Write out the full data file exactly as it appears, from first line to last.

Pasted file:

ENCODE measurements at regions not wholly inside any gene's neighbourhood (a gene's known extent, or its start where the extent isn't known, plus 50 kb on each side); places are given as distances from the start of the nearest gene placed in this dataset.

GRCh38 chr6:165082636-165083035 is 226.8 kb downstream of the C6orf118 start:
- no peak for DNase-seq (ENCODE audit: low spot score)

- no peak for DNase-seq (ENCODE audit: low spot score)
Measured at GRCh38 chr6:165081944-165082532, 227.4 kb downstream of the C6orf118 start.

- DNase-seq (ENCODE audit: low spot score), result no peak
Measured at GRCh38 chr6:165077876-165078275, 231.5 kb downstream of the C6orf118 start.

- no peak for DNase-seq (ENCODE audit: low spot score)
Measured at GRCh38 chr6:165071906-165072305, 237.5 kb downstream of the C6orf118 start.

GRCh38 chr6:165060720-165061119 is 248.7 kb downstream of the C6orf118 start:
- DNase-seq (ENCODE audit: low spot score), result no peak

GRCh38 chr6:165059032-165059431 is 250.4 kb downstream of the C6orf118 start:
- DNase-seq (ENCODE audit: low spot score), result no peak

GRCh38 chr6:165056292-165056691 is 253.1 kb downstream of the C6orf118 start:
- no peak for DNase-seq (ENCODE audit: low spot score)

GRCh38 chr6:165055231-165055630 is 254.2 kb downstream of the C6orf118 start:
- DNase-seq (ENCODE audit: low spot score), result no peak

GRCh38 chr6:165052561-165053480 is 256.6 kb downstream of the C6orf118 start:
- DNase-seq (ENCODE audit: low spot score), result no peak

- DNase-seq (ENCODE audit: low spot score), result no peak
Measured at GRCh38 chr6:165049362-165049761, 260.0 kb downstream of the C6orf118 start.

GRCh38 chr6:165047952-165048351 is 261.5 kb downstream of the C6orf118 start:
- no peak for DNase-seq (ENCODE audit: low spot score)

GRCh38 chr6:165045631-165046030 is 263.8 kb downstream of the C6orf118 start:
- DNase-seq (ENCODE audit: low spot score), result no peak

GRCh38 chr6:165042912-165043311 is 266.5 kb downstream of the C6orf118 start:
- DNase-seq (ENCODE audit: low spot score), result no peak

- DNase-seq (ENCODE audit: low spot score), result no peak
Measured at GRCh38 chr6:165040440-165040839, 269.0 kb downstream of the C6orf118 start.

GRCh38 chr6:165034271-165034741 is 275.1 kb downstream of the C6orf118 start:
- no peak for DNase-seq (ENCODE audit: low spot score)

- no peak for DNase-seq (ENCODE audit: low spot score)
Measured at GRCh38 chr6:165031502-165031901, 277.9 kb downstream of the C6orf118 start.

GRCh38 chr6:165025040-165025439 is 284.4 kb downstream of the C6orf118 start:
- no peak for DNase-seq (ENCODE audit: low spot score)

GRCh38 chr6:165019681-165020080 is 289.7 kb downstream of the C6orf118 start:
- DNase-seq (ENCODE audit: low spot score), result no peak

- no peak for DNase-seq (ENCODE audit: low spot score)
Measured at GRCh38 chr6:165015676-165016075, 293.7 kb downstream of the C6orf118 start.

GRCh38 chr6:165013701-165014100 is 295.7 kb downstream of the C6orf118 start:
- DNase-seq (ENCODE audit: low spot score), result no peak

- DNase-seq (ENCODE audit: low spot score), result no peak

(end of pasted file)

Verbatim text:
ENCODE measurements at regions not wholly inside any gene's neighbourhood (a gene's known extent, or its start where the extent isn't known, plus 50 kb on each side); places are given as distances from the start of the nearest gene placed in this dataset.

GRCh38 chr6:165082636-165083035 is 226.8 kb downstream of the C6orf118 start:
- no peak for DNase-seq (ENCODE audit: low spot score)

- no peak for DNase-seq (ENCODE audit: low spot score)
Measured at GRCh38 chr6:165081944-165082532, 227.4 kb downstream of the C6orf118 start.

- DNase-seq (ENCODE audit: low spot score), result no peak
Measured at GRCh38 chr6:165077876-165078275, 231.5 kb downstream of the C6orf118 start.

- no peak for DNase-seq (ENCODE audit: low spot score)
Measured at GRCh38 chr6:165071906-165072305, 237.5 kb downstream of the C6orf118 start.

GRCh38 chr6:165060720-165061119 is 248.7 kb downstream of the C6orf118 start:
- DNase-seq (ENCODE audit: low spot score), result no peak

GRCh38 chr6:165059032-165059431 is 250.4 kb downstream of the C6orf118 start:
- DNase-seq (ENCODE audit: low spot score), result no peak

GRCh38 chr6:165056292-165056691 is 253.1 kb downstream of the C6orf118 start:
- no peak for DNase-seq (ENCODE audit: low spot score)

GRCh38 chr6:165055231-165055630 is 254.2 kb downstream of the C6orf118 start:
- DNase-seq (ENCODE audit: low spot score), result no peak

GRCh38 chr6:165052561-165053480 is 256.6 kb downstream of the C6orf118 start:
- DNase-seq (ENCODE audit: low spot score), result no peak

- DNase-seq (ENCODE audit: low spot score), result no peak
Measured at GRCh38 chr6:165049362-165049761, 260.0 kb downstream of the C6orf118 start.

GRCh38 chr6:165047952-165048351 is 261.5 kb downstream of the C6orf118 start:
- no peak for DNase-seq (ENCODE audit: low spot score)

GRCh38 chr6:165045631-165046030 is 263.8 kb downstream of the C6orf118 start:
- DNase-seq (ENCODE audit: low spot score), result no peak

GRCh38 chr6:165042912-165043311 is 266.5 kb downstream of the C6orf118 start:
- DNase-seq (ENCODE audit: low spot score), result no peak

- DNase-seq (ENCODE audit: low spot score), result no peak
Measured at GRCh38 chr6:165040440-165040839, 269.0 kb downstream of the C6orf118 start.

GRCh38 chr6:165034271-165034741 is 275.1 kb downstream of the C6orf118 start:
- no peak for DNase-seq (ENCODE audit: low spot score)

- no peak for DNase-seq (ENCODE audit: low spot score)
Measured at GRCh38 chr6:165031502-165031901, 277.9 kb downstream of the C6orf118 start.

GRCh38 chr6:165025040-165025439 is 284.4 kb downstream of the C6orf118 start:
- no peak for DNase-seq (ENCODE audit: low spot score)

GRCh38 chr6:165019681-165020080 is 289.7 kb downstream of the C6orf118 start:
- DNase-seq (ENCODE audit: low spot score), result no peak

- no peak for DNase-seq (ENCODE audit: low spot score)
Measured at GRCh38 chr6:165015676-165016075, 293.7 kb downstream of the C6orf118 start.

GRCh38 chr6:165013701-165014100 is 295.7 kb downstream of the C6orf118 start:
- DNase-seq (ENCODE audit: low spot score), result no peak

- DNase-seq (ENCODE audit: low spot score), result no peak